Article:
and containing an exhibit of furnishings and accessories.


This is the Yugoslavian section of the International Home Show.






Florida Central . .
(Continued from Page 15)
of Colonel ROLAND W. SELLEW will
deal with subjects of vital interest to
all who live within the borders of the
South Atlantic District and the im-
portance of presenting the role of the
Architect to the public will be
stressed. With this in mind, for the
first time in the history of the Annual
Event, a Conference Director has
been appointed. Mr. GILBERT
WATERS of Sarasota has been named
to this position and one of his most
important functions will be that of
providing information to the public
on the Conference and the work of
Architects in the Region. The Con-
ference will be conducted on an in-
formal delegate-participation basis
with emphasis on sharing knowledge
and experience. There will be three
exhibits during the Conference:
Manufacturers, Architectural, and
Students. The Architect's responsi-
bility to his community during the
coming period of great regional
growth will be upmost in our minds.
See you in Sarasota in April.


ROSTER OF FAA
PRESIDENTS
1928-1929 _- Robert Greenfield
1930_-_______ Nat G. Walker
1931 ------ Bernard W. Close
1932 ---- Henry L. Taylor
1933-1934 __ Richard Kiehnel
1935 ----Theodore H. Skinner
1936-1937 Frederick G. Seelman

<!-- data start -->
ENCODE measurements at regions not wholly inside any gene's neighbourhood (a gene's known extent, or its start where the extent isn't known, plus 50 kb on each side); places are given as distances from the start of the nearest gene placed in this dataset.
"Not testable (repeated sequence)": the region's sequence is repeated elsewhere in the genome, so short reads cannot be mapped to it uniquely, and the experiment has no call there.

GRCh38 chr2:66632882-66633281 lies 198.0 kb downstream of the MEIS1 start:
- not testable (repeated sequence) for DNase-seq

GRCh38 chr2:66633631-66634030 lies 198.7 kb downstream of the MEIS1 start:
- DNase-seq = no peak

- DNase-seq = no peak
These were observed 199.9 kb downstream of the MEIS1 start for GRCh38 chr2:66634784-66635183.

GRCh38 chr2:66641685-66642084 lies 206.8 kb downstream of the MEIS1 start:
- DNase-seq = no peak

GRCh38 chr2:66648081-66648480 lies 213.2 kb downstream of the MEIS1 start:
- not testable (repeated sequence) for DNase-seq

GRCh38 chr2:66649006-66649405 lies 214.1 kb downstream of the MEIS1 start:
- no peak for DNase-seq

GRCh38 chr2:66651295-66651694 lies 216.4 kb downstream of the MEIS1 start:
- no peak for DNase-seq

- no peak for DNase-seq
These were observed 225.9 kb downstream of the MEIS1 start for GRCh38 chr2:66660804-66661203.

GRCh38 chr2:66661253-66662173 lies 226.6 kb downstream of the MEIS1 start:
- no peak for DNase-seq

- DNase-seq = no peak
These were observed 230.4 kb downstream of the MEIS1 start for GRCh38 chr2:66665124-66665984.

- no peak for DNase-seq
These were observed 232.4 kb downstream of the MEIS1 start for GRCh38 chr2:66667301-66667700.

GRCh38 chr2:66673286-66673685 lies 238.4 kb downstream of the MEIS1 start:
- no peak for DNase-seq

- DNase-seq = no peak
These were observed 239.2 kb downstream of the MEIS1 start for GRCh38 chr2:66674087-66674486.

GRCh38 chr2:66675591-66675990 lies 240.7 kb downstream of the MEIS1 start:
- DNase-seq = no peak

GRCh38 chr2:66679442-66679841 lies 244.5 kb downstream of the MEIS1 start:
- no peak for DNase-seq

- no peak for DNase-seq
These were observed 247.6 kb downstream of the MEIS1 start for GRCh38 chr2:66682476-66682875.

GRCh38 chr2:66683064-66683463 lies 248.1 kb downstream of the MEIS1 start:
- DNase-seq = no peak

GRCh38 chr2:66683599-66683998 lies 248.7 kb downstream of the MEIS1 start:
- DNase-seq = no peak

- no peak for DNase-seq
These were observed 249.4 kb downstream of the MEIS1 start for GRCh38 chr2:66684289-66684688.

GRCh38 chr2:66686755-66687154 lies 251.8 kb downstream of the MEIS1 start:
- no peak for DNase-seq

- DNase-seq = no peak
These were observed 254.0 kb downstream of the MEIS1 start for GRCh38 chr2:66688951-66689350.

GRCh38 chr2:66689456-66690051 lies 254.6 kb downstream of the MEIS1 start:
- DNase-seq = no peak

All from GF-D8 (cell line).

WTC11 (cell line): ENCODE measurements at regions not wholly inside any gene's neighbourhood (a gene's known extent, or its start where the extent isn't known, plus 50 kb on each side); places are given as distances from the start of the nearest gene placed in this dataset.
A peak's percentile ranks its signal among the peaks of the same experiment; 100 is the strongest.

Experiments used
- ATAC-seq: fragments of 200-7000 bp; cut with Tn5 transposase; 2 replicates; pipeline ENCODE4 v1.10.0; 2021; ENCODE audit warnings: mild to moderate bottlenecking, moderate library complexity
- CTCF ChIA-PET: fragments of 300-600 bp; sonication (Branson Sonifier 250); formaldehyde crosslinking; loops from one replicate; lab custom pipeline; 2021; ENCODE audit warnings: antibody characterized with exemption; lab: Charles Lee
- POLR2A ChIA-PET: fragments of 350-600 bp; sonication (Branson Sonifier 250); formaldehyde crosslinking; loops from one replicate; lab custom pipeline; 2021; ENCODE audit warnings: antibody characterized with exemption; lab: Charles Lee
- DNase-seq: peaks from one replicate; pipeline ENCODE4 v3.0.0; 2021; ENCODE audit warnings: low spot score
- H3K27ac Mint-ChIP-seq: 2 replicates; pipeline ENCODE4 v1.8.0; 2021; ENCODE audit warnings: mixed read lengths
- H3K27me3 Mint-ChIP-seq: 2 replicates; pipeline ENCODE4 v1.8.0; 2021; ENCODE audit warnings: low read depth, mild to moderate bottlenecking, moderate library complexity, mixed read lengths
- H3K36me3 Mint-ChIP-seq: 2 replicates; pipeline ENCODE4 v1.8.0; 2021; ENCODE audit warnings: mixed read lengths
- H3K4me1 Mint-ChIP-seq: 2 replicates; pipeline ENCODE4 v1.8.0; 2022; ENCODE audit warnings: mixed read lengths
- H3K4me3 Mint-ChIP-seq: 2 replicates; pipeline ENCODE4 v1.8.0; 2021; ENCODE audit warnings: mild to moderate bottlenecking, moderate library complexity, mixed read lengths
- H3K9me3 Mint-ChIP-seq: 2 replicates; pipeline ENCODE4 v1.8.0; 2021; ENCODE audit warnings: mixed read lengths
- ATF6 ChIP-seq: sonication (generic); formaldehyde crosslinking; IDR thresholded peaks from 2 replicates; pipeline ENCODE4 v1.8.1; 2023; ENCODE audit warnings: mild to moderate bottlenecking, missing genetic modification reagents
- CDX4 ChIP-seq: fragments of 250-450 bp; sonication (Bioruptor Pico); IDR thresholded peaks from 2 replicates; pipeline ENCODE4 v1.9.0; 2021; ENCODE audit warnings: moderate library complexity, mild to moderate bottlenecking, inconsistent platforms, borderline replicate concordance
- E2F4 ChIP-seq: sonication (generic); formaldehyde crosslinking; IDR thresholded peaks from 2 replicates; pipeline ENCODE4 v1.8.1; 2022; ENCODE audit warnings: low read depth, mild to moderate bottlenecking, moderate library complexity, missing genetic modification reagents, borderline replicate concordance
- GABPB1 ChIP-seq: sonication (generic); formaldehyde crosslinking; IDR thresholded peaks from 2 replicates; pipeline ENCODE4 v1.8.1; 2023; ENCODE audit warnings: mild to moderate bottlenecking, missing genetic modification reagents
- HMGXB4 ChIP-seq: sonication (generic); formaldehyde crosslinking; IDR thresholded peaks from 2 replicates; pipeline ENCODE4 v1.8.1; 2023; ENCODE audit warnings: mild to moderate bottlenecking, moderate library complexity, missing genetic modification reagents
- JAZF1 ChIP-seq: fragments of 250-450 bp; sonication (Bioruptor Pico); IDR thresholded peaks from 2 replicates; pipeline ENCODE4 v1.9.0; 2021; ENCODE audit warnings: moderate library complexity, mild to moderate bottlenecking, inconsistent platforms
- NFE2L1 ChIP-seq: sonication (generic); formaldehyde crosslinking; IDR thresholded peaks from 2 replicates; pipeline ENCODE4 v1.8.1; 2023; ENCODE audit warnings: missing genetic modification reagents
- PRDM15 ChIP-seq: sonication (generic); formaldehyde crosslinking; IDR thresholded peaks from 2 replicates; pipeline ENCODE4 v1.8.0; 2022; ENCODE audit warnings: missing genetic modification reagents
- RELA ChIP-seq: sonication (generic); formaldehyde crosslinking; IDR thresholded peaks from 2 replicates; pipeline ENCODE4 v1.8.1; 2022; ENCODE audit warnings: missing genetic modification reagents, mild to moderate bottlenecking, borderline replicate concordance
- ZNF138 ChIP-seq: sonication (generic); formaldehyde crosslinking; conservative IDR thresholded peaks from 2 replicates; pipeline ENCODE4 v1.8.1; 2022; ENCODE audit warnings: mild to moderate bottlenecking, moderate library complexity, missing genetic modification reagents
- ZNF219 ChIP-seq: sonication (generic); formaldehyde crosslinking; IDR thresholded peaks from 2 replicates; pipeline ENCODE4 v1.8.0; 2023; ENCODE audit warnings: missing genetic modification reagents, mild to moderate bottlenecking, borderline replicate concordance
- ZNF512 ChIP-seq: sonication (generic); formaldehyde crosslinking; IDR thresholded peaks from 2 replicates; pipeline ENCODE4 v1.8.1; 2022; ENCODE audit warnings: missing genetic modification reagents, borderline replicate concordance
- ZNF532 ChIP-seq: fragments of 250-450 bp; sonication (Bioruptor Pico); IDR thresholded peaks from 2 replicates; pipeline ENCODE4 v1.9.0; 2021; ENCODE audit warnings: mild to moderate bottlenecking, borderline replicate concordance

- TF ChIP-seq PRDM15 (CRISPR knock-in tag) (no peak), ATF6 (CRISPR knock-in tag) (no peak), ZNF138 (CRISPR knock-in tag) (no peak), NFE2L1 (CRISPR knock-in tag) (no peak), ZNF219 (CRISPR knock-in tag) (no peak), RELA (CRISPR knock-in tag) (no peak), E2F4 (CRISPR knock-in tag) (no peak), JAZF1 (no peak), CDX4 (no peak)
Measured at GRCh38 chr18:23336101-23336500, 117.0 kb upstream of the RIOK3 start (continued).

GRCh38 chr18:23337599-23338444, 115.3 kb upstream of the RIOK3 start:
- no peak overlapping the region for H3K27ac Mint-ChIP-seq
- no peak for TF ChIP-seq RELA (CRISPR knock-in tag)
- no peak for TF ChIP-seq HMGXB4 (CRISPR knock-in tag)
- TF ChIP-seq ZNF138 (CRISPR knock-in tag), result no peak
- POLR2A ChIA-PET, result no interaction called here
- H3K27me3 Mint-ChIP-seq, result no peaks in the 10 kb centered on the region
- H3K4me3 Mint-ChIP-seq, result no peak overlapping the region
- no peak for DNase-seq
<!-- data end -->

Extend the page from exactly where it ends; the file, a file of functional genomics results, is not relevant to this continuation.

1938-1939-_Russell T. Pancoast
1940-1941 -- Elliott B. Hadley
1942 -------Robert Law Weed
1943-1946 __James A. Stripling
1947-1948 -- Franklin S. Bunch
1949 ----- Robert M. Little
1950-1951 Sanford W. Goin
1952 ------- R. Daniel Hart
1953-1954--Igor B. Polevitzky
1955-1956--- G. Clinton Gamble
1957 -- Edgar S. Wortman
1958 -- H. Samuel Kruse



Mexican Trip ...
(Continued from Page 8)
elude all trip expenses except the few
meals in Mexico City, tips for service
and $3.00 needed for a tourist card.
Travel to and from Mexico City
will be on Guest Airways; and con-
nections between Miami and other
Florida cities will be arranged by
Eastern Air Lines. Full details in-
cluding reservation applications-will
be mailed shortly to the FAA mem-
bership from the Ex. Director's office.
JANUARY, 1958


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UNI







Florida North Central

By FORREST R. COXEN, AIA
President


The coming year may not be the
most important or eventful year that
the Tallahassee area is to have. It is
hoped, however, that it will be one
which each member will remember as
having contributed to at least one
local project or event. The first step
in obtaining a strong, active chapter
is to obtain the individual interest of
each member and it is with this
thought in mind that chapter activ-
ities for the coming year have been
programmed.
One of several plans adopted to
increase participation of the member-
ship is a "buddy" scheme of assigning
a younger associate member to be
the assistant of each elected corporate
chapter officer. We believe this will